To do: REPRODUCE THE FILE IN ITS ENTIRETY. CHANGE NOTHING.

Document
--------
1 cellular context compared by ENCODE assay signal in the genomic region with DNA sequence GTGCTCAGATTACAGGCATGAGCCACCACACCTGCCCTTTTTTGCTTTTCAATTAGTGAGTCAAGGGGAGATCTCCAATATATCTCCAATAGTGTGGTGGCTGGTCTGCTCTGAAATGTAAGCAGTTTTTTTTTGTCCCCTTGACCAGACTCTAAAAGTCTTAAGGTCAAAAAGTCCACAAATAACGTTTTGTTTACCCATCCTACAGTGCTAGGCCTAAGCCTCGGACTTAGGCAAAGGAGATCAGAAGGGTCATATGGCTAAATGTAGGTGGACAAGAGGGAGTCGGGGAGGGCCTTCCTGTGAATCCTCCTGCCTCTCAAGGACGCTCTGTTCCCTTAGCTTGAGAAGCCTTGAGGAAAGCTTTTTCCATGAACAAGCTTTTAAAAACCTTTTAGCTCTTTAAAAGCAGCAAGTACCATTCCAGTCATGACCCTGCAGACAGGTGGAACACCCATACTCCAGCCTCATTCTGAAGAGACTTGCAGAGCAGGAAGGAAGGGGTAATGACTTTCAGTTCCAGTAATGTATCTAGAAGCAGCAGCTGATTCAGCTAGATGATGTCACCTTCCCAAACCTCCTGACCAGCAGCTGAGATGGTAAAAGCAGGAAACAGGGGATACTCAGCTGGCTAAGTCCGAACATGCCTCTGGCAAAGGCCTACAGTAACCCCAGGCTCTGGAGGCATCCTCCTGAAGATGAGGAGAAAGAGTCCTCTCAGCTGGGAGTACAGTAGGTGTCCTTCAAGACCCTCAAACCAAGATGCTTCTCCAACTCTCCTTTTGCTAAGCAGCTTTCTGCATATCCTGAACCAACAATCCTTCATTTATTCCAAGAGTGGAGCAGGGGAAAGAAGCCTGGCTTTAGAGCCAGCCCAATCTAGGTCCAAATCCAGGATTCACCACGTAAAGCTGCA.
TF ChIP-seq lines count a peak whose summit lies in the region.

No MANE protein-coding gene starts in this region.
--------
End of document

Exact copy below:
1 cellular context compared by ENCODE assay signal in the genomic region with DNA sequence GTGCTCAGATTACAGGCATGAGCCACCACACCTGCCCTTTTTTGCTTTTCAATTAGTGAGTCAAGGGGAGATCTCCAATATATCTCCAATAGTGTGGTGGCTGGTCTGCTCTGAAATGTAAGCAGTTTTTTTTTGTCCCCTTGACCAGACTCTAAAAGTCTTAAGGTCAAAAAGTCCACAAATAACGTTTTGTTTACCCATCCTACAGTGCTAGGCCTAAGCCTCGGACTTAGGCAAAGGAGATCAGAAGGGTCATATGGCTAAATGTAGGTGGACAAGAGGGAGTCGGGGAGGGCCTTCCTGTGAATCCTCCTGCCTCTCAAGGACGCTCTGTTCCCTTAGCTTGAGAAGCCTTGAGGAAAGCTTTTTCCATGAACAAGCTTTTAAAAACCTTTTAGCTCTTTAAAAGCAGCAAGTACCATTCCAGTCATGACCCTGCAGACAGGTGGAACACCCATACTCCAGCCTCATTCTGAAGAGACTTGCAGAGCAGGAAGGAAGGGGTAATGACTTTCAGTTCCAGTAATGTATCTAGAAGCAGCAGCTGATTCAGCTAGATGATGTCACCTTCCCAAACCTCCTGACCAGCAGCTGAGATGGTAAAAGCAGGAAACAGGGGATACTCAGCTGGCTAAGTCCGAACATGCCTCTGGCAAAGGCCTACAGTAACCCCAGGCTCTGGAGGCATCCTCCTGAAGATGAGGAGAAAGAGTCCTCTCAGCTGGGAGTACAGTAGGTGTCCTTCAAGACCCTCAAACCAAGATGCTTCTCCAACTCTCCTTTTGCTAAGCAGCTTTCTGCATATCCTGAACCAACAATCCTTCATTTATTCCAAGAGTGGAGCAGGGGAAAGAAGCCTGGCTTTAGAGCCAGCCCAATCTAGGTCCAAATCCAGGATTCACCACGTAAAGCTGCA.
TF ChIP-seq lines count a peak whose summit lies in the region.

No MANE protein-coding gene starts in this region.